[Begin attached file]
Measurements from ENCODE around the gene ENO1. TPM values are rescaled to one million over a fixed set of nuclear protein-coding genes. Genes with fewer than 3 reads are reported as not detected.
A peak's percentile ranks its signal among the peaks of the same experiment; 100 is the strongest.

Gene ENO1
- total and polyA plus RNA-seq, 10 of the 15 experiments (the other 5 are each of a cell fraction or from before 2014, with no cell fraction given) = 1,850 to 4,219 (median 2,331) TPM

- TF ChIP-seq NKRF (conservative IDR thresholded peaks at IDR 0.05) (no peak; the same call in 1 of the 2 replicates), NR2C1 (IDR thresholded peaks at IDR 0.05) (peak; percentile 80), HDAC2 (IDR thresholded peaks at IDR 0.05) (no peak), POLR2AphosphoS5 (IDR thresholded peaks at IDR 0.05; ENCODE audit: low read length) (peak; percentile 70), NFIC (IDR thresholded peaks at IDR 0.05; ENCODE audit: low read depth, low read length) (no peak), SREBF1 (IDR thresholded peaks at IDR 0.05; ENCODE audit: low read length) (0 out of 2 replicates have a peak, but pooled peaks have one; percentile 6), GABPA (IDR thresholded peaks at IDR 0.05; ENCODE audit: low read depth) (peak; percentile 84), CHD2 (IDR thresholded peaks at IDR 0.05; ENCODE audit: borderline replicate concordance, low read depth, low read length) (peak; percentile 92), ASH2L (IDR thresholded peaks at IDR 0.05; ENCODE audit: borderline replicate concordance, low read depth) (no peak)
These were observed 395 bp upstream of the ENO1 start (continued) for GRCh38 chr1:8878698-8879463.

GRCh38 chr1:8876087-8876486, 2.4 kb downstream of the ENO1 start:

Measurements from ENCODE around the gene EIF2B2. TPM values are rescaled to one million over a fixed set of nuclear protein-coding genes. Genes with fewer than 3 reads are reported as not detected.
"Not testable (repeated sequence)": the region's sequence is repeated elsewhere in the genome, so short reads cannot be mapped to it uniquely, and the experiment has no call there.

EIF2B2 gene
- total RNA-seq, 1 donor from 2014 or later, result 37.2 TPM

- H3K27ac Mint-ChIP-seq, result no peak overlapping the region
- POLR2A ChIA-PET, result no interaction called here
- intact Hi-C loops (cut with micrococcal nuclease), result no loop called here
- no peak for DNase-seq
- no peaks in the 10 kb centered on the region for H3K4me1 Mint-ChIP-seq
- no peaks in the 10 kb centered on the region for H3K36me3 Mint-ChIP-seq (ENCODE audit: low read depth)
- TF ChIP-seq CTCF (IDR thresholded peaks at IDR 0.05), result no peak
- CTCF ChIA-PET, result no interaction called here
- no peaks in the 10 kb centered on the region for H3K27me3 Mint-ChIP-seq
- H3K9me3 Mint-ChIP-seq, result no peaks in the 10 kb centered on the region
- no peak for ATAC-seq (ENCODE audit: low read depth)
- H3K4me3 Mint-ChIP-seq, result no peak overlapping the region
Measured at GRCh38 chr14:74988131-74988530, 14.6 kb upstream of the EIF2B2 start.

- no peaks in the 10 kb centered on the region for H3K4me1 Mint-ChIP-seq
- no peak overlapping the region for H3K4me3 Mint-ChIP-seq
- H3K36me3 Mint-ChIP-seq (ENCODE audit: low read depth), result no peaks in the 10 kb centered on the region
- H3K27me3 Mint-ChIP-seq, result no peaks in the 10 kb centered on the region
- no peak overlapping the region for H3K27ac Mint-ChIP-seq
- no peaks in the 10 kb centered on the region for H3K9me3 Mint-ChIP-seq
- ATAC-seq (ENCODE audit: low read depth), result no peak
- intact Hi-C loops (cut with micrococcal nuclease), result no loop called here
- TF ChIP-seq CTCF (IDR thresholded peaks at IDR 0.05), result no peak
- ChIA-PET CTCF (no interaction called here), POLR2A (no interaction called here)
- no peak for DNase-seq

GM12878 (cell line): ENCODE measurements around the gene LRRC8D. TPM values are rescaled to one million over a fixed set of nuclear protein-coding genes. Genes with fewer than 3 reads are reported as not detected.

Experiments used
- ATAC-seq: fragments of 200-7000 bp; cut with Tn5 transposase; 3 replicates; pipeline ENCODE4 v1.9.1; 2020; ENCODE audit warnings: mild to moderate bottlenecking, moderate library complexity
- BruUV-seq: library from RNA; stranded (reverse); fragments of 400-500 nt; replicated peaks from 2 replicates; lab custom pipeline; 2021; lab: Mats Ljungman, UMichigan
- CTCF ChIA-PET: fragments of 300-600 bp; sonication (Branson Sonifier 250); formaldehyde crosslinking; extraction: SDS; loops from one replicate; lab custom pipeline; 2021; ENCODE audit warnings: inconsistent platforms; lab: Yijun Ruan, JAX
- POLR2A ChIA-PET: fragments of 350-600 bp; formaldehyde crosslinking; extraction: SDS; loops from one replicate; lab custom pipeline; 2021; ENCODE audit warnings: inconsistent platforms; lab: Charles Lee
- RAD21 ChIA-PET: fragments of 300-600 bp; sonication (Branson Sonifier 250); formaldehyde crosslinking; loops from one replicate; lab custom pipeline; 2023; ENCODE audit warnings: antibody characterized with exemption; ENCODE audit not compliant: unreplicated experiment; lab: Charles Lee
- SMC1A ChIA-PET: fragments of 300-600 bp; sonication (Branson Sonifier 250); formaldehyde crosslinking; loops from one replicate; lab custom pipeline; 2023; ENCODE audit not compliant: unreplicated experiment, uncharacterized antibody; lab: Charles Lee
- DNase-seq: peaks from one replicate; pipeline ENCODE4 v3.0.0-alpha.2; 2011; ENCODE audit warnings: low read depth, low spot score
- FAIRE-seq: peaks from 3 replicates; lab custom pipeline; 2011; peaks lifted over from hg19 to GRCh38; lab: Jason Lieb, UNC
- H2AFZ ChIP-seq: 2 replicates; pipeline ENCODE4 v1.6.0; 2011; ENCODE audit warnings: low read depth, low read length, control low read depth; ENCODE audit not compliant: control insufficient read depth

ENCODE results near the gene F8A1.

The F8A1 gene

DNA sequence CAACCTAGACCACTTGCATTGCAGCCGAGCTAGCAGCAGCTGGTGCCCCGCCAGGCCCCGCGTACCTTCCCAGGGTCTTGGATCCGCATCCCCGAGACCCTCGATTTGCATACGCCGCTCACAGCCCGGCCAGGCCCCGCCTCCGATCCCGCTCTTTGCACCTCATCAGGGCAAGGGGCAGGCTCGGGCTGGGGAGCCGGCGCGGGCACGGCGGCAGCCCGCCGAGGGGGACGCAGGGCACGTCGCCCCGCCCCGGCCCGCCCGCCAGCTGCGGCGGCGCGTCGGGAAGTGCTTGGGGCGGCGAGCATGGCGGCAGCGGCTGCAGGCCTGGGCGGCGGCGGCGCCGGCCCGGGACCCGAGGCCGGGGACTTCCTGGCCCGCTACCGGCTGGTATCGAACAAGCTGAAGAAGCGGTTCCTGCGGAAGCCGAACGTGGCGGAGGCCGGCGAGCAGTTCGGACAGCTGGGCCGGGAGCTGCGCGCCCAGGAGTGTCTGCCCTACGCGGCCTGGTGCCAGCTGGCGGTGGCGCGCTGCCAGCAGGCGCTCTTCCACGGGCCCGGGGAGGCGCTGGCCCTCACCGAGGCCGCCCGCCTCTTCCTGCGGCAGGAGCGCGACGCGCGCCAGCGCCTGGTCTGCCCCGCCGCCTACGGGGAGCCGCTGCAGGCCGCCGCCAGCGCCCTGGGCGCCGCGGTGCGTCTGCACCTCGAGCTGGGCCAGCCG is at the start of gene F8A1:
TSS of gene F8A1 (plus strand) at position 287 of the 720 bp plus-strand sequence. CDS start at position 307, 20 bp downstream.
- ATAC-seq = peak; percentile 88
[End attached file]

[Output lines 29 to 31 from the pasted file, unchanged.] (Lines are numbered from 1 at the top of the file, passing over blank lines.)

- no peak overlapping the region for H3K27ac Mint-ChIP-seq
- no peaks in the 10 kb centered on the region for H3K9me3 Mint-ChIP-seq
- ATAC-seq (ENCODE audit: low read depth), result no peak